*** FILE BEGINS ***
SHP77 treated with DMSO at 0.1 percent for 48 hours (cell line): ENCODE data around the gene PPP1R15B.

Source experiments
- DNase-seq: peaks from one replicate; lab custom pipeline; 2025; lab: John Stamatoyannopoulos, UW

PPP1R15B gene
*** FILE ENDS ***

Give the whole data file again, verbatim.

SHP77 treated with DMSO at 0.1 percent for 48 hours (cell line): ENCODE data around the gene PPP1R15B.

Source experiments
- DNase-seq: peaks from one replicate; lab custom pipeline; 2025; lab: John Stamatoyannopoulos, UW

PPP1R15B gene